As a HSE approved First Aid at Work training provider, I get to deliver a lot of first aid training courses in accordance with HSE best practice. The majority of the first aid training courses I deliver are for divers and for diving related work.
As with all aspects of modern training across the world today, technological advances have helped to ensure that training is delivered and carried out to the the best of the trainers abilities and in line with current best practice. I pride myself in delivering exceptional training and service whether it be first aid or diving related courses.
Recently I was asked to deliver a First Aid at Work L3 qualification for someone about to do their HSE part 4 course. I offered them the course as a blended learning option which involves doing a lot of theory online, including an exam online. This is then followed by a minimum of two days in the classroom to ensure that the theory is learnt correctly and includes hands on skills sessions and assessment. This would exceed the minimum of 18 hours of training and contact that is demanded by the HSE.
I was informed by the individual that they had checked and this course was not an acceptable course for HSE First Aid at Work L3. As a provider of these HSE First Aid at Work courses through Pro-Training, I was concerned as I wouldn’t want to be offering a course that was not fit for purpose. As a result I have investigated this myself to ensure that what I offer is suitable.
I started with checking the HSE diving site (http://www.hse.gov.uk/diving/aid.htm) which states clearly;
“As part of diver training and assessment, commercial divers in Great Britain are taught diving physiology (which includes the function of the nervous and musculoskeletal systems), and diving medicine (which includes decompression illness and ear problems). At the same time as the diver undertakes training and assessment, they will also be taught and assessed for separate first-aid and oxygen administration qualifications (oxygen administration is an essential element of diving first aid procedures). Both these qualifications will be valid for three years.”
The generally minimum accepted qualification is a First Aid at Work L3.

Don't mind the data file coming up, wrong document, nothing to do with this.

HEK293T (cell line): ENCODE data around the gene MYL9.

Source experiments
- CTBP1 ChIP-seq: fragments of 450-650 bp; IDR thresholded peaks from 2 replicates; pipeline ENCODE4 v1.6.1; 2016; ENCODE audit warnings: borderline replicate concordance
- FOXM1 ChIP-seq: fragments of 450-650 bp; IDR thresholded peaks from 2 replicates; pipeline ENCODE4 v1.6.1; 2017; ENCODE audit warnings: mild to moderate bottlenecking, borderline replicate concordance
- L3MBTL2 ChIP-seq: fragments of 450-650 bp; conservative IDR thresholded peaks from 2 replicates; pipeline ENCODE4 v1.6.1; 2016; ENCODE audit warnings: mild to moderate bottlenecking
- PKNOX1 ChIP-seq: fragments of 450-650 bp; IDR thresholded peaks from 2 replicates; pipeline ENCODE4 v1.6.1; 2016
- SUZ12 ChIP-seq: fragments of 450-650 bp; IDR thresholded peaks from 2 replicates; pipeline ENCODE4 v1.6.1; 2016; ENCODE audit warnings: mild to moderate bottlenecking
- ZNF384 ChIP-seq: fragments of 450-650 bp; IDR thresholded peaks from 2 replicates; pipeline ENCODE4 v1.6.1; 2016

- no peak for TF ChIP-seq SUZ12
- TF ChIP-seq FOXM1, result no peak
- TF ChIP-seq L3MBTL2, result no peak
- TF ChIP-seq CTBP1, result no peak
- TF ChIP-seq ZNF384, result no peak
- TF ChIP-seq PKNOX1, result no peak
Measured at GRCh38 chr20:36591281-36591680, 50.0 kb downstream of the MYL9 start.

When selecting the first aid provider, HSE again provides guidance in their information sheet (http://www.hse.gov.uk/pubns/geis3.pdf). This provides a checklist for evaluating the competence of first aid training organisations. As a first aid provider certified by Pro-Training, I comply with all aspects of that checklist for the relevant courses that I offer.
In May 2016 the HSE and Awarding Organisations announced that computer-based blended training was allowed for all workplace first aid courses. You can now become a fully qualified First Aider in the workplace, with two days of classroom training after completing this online course. This reduces your training and travel costs by using an engaging, blended online video-based course. It allows you to learn at your pace, one to one with your instructor at a time that suits you.
This blended FAW course meets all of the requirements under the HSE and Awarding Organisations. In relation to the e-learning blended options the HSE states;
“Some training providers offer training that is a mix of e-learning and face to face. This is known as blended learning and is an accepted means by which workplace first-aid training can be delivered.”
In addition to this, I spoke to the HSE whilst at the Dive Show 2018 who confirmed that a blended first aid at work L3 is an acceptable way of studying for a First Aid at Work L3 qualification, and that an accredited First aid at Work L3 is the accepted minimum first aid course for HSE Part 4 training.
So I am pleased to say, that despite my original concerns that the enquirer was correct in his comments, the reality is he wasn’t and the First Aid at Work L3 qualifications that I offer through Pro-Trainings do comply in all respects with the HSE diving requirements whether taught as a blended option or as a full time face to face option and are ideal for those already working or preparing to work within the diving industry wishing to become a First Aider for the purposes of the Health and Safety (First Aid) Regulations 1981 and the Health and Safety (First Aid) Regulations (NI) 1982.
For more information on doing one of our courses, please get in touch with me on 07534 387152 or firstname.lastname@example.org